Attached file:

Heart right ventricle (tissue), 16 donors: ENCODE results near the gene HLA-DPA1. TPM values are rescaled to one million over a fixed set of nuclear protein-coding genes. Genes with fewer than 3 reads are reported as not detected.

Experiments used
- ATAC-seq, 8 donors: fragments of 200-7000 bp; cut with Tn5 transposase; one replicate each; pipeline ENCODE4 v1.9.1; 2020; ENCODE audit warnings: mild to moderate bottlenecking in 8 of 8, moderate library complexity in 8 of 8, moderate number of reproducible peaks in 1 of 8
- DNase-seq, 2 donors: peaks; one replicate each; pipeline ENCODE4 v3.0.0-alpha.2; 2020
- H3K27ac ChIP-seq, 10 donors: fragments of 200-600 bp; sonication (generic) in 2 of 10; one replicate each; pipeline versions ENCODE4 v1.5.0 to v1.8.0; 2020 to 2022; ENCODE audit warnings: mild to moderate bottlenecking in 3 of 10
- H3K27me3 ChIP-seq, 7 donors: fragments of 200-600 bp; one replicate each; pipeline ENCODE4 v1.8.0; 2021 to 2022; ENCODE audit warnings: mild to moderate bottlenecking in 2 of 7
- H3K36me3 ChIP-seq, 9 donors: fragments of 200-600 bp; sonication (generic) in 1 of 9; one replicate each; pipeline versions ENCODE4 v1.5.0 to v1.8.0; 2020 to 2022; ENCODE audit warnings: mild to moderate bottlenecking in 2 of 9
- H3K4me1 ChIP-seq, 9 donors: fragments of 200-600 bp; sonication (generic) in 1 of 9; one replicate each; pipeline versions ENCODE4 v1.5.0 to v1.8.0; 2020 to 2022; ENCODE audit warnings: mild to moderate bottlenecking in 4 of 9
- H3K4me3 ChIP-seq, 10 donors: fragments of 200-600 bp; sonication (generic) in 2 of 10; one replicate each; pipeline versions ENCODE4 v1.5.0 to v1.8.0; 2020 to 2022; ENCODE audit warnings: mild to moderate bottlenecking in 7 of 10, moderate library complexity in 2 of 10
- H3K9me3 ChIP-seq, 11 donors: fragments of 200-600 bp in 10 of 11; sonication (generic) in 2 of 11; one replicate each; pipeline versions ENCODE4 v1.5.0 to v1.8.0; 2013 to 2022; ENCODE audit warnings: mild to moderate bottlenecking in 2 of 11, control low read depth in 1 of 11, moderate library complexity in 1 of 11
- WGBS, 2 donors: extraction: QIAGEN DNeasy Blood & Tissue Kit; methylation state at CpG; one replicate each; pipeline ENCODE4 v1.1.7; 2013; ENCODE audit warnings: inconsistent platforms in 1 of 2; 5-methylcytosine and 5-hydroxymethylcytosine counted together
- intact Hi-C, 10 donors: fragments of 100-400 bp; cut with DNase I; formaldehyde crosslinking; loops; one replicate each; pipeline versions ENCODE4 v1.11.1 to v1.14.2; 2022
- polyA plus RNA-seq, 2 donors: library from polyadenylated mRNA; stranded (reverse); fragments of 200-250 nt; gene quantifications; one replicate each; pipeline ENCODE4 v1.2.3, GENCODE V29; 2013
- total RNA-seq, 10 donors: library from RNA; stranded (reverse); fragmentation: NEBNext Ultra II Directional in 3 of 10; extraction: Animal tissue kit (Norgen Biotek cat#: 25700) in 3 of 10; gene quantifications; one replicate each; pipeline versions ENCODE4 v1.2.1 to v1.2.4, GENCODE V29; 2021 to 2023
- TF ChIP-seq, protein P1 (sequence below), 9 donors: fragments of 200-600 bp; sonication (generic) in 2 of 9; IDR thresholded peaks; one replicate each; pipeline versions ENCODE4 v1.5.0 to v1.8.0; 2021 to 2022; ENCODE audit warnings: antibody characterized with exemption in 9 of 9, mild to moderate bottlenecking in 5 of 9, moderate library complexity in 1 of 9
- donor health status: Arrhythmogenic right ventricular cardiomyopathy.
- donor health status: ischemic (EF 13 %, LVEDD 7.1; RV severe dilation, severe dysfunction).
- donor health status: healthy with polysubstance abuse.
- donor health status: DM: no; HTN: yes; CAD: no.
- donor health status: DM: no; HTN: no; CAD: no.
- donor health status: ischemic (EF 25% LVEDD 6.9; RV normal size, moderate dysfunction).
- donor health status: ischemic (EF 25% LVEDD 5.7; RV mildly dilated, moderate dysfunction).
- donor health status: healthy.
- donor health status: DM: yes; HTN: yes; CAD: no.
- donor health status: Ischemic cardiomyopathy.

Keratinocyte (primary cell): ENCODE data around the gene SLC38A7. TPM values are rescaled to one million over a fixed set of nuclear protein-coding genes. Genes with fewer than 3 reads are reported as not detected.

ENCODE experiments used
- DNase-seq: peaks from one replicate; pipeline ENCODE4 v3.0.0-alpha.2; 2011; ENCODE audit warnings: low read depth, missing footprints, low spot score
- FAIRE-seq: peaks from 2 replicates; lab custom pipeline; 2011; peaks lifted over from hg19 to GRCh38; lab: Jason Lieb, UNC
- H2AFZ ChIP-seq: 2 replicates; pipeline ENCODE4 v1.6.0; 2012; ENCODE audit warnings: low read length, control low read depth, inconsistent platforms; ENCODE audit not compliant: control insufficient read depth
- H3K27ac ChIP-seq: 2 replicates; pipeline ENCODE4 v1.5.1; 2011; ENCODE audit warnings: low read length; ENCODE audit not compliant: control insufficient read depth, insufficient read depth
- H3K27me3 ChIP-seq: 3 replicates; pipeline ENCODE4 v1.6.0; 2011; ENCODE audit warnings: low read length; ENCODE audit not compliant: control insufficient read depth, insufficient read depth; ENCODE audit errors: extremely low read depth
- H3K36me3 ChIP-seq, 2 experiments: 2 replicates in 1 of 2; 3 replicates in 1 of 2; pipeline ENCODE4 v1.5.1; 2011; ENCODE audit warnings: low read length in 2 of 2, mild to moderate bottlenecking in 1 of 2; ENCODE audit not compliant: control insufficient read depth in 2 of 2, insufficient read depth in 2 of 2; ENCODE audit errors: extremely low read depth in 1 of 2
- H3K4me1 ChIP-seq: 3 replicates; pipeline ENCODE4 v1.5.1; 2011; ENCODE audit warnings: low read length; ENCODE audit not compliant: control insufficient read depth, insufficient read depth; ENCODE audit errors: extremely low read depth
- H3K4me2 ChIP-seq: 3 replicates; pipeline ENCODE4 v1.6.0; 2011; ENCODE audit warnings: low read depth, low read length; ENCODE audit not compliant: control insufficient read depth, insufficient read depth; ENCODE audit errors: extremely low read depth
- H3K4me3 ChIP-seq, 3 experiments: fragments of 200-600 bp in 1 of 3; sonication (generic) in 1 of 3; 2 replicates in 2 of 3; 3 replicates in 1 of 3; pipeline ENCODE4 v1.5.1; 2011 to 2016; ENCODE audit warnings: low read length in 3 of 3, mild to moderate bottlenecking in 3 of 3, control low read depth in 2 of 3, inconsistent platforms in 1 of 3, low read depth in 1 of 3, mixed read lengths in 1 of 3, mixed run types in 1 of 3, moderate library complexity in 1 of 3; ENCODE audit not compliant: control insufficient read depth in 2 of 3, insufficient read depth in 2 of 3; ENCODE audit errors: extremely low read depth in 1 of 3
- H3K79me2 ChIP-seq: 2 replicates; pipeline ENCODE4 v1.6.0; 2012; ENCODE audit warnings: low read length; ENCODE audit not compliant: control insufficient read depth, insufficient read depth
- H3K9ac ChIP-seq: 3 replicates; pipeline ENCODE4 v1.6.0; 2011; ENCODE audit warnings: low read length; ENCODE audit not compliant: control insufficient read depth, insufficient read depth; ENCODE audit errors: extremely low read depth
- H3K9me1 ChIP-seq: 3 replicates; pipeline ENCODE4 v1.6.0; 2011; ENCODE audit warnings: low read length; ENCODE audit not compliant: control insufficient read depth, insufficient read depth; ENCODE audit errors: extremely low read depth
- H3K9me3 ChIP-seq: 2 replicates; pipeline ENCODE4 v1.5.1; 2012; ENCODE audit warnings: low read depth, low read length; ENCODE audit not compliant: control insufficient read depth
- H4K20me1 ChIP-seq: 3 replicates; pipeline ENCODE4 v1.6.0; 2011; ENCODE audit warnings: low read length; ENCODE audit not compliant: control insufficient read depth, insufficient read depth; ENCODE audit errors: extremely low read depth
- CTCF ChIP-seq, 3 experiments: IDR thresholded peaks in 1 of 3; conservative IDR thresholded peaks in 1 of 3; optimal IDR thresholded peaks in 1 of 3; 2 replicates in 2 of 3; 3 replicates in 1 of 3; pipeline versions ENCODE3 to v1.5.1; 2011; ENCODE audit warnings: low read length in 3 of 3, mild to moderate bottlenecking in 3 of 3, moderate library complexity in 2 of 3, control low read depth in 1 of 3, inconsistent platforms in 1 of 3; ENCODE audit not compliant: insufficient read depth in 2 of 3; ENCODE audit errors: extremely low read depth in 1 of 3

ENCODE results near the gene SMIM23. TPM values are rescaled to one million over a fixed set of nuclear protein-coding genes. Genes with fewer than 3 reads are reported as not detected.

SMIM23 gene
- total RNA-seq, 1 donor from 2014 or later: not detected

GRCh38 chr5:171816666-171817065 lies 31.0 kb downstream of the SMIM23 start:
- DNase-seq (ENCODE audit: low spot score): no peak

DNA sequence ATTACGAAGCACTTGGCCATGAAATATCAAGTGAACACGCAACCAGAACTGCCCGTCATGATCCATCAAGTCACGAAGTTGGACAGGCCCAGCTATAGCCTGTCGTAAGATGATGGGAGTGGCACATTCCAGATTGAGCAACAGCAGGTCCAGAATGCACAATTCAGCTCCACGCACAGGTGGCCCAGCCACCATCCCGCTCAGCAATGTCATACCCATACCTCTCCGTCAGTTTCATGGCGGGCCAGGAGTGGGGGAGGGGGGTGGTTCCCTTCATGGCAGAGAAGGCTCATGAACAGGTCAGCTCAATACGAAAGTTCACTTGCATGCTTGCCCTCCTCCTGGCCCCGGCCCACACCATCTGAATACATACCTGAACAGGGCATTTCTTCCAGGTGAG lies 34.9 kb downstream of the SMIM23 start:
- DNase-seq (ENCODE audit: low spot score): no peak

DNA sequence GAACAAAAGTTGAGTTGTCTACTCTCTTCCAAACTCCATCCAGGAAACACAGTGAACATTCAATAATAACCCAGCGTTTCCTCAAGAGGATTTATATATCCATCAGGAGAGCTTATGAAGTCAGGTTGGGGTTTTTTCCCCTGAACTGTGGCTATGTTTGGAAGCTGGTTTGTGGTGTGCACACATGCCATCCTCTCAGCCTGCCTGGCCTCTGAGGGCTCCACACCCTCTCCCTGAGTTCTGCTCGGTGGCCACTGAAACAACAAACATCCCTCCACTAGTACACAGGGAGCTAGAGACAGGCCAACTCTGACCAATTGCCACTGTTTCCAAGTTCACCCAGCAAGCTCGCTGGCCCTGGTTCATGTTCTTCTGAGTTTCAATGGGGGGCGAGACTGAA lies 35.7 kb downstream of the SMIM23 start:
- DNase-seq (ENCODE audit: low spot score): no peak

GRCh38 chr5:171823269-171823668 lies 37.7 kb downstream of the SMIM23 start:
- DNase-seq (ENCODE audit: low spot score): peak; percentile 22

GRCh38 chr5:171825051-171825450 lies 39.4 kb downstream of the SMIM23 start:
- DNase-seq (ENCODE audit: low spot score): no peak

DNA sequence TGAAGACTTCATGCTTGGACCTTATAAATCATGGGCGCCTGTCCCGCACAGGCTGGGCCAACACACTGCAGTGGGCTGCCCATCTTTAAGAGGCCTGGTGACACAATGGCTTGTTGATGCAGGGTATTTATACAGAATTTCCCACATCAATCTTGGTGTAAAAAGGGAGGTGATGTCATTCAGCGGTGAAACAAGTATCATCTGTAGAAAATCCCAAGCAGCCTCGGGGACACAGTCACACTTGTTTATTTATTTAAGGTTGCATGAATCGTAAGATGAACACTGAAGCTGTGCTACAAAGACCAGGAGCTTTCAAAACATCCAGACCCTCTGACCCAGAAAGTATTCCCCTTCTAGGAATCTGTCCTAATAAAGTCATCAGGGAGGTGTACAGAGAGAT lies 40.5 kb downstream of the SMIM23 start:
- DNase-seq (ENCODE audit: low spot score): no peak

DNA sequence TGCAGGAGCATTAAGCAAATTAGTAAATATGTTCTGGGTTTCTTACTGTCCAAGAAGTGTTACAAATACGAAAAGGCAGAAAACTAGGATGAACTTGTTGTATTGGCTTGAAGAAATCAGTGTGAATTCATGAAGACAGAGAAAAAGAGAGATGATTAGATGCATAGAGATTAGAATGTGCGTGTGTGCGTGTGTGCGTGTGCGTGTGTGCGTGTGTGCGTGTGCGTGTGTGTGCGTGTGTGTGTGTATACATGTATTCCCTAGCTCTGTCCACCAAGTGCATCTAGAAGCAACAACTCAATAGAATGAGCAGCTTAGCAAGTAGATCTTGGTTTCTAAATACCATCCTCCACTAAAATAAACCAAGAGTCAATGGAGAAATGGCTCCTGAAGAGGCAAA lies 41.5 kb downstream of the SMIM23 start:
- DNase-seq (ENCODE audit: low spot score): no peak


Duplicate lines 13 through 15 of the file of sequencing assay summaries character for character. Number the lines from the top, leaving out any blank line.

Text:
- polyA plus RNA-seq, 2 donors: library from polyadenylated mRNA; stranded (reverse); fragments of 200-250 nt; gene quantifications; one replicate each; pipeline ENCODE4 v1.2.3, GENCODE V29; 2013
- total RNA-seq, 10 donors: library from RNA; stranded (reverse); fragmentation: NEBNext Ultra II Directional in 3 of 10; extraction: Animal tissue kit (Norgen Biotek cat#: 25700) in 3 of 10; gene quantifications; one replicate each; pipeline versions ENCODE4 v1.2.1 to v1.2.4, GENCODE V29; 2021 to 2023
- TF ChIP-seq, protein P1 (sequence below), 9 donors: fragments of 200-600 bp; sonication (generic) in 2 of 9; IDR thresholded peaks; one replicate each; pipeline versions ENCODE4 v1.5.0 to v1.8.0; 2021 to 2022; ENCODE audit warnings: antibody characterized with exemption in 9 of 9, mild to moderate bottlenecking in 5 of 9, moderate library complexity in 1 of 9